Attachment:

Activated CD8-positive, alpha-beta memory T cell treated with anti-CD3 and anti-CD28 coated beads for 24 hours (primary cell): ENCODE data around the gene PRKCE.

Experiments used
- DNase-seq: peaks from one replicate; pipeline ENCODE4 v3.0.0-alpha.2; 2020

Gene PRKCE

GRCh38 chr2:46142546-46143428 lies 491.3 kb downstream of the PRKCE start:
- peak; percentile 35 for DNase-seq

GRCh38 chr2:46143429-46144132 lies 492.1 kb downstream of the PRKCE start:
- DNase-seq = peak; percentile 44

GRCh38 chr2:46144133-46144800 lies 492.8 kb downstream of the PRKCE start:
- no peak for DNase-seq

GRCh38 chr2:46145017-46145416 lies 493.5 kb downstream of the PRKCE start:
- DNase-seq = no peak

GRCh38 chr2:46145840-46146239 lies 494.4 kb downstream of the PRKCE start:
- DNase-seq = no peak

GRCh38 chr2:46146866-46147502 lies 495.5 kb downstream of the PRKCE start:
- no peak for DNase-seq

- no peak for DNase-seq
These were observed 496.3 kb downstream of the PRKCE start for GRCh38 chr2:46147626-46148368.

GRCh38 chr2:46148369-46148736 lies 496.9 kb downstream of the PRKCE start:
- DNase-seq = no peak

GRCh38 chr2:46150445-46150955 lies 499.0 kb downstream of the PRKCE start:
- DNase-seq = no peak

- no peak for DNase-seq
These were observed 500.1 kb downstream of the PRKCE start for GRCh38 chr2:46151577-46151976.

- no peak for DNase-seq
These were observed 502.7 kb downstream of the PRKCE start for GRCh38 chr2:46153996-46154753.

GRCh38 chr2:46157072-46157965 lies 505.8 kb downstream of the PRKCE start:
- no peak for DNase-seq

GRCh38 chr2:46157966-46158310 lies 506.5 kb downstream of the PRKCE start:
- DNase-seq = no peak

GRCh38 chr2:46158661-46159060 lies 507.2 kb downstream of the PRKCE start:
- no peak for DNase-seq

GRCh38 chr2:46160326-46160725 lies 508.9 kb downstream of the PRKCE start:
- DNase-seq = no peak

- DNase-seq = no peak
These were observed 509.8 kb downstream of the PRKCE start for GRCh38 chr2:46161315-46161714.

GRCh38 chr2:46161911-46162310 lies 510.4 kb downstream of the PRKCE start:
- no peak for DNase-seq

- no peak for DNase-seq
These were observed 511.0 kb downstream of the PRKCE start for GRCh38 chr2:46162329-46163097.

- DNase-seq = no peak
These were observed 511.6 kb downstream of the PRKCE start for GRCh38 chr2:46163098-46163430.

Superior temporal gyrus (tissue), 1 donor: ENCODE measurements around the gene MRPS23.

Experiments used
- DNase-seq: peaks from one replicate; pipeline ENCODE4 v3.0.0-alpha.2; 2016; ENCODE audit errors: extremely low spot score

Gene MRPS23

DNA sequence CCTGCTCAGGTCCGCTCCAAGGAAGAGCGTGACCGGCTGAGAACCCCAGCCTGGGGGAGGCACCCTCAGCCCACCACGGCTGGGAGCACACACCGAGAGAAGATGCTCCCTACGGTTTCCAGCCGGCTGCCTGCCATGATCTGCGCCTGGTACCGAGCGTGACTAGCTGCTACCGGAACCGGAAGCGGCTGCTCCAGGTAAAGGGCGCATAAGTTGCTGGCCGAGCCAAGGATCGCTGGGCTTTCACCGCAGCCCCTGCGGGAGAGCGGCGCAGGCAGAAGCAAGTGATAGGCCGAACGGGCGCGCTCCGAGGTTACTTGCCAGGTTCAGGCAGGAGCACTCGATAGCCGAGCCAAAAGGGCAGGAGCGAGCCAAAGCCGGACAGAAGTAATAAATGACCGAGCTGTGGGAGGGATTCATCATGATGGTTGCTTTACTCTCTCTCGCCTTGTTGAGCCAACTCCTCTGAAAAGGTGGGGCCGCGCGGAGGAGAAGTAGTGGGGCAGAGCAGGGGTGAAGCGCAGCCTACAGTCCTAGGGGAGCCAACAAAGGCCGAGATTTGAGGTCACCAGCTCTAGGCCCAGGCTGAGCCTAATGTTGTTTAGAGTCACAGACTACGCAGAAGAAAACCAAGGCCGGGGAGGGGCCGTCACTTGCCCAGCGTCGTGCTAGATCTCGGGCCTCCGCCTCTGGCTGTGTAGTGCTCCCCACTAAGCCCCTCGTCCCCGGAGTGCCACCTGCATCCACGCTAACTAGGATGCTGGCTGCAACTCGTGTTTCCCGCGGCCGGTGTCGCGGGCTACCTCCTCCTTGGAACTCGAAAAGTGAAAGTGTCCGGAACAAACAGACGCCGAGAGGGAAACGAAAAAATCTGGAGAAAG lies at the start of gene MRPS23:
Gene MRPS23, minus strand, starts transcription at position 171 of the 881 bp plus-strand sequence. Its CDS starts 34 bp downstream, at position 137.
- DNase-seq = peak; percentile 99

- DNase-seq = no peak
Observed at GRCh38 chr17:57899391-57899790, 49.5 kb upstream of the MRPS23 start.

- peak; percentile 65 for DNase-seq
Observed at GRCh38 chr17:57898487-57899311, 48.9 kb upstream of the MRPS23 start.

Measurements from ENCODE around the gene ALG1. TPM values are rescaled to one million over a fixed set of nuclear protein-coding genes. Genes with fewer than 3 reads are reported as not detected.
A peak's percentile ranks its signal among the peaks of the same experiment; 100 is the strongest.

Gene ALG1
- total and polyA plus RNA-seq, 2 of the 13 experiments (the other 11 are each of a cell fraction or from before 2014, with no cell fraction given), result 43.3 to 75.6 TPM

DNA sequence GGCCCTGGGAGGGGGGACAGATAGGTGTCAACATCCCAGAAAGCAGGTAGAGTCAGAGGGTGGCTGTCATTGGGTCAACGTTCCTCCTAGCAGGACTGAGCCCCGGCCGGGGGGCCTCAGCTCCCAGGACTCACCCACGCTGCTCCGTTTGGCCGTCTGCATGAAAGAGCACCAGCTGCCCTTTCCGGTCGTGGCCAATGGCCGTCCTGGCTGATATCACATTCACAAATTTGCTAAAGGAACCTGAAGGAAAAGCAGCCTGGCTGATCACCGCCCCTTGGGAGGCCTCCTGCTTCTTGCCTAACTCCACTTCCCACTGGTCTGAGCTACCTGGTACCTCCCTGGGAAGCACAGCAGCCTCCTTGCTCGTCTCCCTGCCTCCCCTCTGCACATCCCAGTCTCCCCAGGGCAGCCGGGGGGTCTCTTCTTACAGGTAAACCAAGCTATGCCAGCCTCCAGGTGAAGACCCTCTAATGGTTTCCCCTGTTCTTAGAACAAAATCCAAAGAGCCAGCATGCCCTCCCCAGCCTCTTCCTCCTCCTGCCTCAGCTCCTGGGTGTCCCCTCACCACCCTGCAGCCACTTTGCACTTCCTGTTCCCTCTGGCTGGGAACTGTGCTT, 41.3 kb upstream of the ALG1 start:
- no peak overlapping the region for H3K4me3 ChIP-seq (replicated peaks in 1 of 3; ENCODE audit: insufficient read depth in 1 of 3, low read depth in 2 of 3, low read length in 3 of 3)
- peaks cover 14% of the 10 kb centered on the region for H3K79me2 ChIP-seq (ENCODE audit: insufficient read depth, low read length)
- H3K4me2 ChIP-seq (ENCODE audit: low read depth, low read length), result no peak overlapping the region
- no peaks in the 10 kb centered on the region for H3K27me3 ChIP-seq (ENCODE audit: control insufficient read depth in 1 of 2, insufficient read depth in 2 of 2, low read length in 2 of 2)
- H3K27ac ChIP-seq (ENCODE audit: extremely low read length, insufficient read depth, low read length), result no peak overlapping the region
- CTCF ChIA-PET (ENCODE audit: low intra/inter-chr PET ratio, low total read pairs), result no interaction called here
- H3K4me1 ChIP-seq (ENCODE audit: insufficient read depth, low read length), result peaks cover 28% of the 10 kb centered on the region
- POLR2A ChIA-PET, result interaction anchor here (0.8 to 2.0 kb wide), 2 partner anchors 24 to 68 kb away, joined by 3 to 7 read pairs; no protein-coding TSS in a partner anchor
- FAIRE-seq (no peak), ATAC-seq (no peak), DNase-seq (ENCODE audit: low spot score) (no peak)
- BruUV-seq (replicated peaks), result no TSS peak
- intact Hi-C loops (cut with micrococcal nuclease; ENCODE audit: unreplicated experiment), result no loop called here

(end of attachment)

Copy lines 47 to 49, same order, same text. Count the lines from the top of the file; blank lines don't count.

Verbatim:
DNA sequence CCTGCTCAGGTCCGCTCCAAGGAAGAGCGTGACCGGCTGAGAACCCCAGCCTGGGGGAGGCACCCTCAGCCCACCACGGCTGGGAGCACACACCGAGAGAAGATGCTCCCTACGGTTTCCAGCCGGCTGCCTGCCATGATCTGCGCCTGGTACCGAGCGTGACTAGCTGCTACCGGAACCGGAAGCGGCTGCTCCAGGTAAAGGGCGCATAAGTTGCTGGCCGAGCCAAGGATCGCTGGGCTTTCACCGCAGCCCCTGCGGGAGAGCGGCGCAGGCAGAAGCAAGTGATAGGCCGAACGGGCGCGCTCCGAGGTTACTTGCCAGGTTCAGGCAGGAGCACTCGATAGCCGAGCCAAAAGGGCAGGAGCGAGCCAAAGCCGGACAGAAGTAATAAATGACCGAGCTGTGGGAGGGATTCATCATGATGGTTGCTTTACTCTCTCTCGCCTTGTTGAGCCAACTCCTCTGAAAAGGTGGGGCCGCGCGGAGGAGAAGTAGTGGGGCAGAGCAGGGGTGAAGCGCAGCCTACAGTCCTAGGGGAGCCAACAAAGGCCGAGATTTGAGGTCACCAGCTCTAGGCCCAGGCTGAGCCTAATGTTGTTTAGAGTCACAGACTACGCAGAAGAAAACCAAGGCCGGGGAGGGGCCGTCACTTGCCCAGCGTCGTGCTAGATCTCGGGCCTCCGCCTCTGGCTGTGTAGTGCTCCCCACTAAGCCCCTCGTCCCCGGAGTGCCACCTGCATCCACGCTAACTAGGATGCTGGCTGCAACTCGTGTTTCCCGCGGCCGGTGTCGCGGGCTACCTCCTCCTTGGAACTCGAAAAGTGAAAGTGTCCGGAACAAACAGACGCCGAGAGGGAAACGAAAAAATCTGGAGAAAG lies at the start of gene MRPS23:
Gene MRPS23, minus strand, starts transcription at position 171 of the 881 bp plus-strand sequence. Its CDS starts 34 bp downstream, at position 137.
- DNase-seq = peak; percentile 99